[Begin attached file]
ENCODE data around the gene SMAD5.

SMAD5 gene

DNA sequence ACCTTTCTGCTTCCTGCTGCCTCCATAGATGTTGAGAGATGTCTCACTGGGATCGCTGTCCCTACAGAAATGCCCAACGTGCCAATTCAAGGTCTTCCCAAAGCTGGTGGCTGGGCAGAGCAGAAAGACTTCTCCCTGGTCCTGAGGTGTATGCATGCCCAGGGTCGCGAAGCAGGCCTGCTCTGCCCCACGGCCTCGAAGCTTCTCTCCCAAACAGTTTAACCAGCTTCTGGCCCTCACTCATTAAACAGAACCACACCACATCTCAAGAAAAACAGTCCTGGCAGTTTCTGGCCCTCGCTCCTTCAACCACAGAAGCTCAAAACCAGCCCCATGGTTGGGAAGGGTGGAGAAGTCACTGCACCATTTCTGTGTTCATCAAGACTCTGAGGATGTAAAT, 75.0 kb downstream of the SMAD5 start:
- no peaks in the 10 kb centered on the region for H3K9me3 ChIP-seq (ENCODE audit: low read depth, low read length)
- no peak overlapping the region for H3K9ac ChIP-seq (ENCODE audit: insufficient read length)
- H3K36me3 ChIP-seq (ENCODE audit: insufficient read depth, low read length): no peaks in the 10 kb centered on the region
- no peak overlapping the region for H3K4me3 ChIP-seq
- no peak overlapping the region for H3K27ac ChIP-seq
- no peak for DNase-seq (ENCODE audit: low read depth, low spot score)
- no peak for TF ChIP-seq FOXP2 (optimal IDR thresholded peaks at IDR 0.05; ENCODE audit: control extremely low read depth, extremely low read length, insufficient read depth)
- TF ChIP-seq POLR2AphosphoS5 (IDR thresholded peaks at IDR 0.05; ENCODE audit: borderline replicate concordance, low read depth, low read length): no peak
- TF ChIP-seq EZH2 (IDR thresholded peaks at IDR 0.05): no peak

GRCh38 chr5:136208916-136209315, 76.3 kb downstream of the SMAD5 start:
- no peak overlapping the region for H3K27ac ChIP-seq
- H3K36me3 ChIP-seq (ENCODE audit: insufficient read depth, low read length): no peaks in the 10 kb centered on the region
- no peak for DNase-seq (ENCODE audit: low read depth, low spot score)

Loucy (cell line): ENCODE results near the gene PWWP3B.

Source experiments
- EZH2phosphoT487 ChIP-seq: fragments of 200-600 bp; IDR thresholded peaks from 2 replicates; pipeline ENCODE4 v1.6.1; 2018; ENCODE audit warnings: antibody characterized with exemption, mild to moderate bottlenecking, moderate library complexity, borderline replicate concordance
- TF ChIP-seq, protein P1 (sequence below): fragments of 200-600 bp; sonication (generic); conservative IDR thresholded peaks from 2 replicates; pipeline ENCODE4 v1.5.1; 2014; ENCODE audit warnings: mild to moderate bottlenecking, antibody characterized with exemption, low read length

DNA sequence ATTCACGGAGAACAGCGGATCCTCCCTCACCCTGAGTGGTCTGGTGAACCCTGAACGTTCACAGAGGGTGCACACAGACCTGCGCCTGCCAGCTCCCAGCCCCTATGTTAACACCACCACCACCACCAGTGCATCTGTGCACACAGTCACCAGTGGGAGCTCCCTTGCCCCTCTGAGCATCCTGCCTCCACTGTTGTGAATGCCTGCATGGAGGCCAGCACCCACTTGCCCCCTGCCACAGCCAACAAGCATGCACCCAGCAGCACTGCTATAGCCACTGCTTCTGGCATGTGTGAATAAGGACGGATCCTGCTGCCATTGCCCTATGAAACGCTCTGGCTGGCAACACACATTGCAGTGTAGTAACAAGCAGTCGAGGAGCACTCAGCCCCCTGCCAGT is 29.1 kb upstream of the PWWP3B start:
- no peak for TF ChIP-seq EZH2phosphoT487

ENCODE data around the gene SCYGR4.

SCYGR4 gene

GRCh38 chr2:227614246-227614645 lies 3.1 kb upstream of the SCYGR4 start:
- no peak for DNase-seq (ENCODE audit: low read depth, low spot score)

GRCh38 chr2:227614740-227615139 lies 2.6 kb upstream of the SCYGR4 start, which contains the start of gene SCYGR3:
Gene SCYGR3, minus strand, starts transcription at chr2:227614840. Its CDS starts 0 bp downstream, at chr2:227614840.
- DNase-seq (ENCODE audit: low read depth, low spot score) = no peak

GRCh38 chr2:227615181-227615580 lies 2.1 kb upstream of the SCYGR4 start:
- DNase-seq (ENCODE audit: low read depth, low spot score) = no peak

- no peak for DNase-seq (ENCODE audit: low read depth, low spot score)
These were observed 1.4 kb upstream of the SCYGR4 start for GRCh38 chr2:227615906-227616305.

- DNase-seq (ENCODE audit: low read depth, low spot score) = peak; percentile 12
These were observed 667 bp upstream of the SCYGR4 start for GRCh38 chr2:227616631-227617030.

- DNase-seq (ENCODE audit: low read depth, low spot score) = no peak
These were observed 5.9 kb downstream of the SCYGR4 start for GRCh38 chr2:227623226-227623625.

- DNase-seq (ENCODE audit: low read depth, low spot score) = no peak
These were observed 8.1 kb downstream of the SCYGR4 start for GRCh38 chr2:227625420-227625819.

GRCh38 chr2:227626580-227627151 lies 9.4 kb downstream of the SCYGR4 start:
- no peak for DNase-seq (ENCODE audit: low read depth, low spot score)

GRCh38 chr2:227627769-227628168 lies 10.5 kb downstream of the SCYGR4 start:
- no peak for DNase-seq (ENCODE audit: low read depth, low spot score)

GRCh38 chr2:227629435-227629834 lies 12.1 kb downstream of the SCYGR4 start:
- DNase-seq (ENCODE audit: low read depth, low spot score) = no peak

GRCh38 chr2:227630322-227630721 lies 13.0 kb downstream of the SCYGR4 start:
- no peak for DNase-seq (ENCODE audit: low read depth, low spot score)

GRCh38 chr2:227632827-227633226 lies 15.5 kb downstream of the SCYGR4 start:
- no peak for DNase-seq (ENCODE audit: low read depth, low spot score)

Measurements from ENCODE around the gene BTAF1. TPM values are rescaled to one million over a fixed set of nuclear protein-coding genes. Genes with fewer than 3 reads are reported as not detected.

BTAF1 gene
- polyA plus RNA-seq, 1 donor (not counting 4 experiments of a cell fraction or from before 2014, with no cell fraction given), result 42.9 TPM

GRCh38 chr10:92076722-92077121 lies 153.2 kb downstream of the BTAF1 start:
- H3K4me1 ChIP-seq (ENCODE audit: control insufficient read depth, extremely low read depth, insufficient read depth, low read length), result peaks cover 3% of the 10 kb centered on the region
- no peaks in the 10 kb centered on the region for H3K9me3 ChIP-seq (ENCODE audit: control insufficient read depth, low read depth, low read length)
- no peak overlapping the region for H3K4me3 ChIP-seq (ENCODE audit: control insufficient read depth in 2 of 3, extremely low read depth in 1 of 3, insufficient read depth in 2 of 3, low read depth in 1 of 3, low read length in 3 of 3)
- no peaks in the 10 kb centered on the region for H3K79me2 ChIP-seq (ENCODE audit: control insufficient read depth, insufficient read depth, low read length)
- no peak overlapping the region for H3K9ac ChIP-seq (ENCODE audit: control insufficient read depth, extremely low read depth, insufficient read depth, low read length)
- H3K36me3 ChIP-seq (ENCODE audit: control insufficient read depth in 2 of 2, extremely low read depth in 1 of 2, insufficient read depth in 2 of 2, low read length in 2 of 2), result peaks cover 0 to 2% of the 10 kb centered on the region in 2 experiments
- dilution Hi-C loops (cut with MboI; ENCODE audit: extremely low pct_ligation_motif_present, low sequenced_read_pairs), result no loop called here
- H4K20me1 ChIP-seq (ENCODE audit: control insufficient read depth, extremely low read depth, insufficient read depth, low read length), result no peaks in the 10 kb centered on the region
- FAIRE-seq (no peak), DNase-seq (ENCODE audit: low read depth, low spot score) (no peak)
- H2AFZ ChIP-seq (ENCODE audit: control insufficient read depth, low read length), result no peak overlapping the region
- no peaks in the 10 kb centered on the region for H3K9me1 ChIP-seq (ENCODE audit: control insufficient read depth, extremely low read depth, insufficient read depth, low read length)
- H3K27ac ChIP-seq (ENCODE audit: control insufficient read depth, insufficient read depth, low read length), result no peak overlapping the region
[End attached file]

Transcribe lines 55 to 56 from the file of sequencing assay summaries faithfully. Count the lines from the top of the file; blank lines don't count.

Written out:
- no peaks in the 10 kb centered on the region for H3K9me3 ChIP-seq (ENCODE audit: control insufficient read depth, low read depth, low read length)
- no peak overlapping the region for H3K4me3 ChIP-seq (ENCODE audit: control insufficient read depth in 2 of 3, extremely low read depth in 1 of 3, insufficient read depth in 2 of 3, low read depth in 1 of 3, low read length in 3 of 3)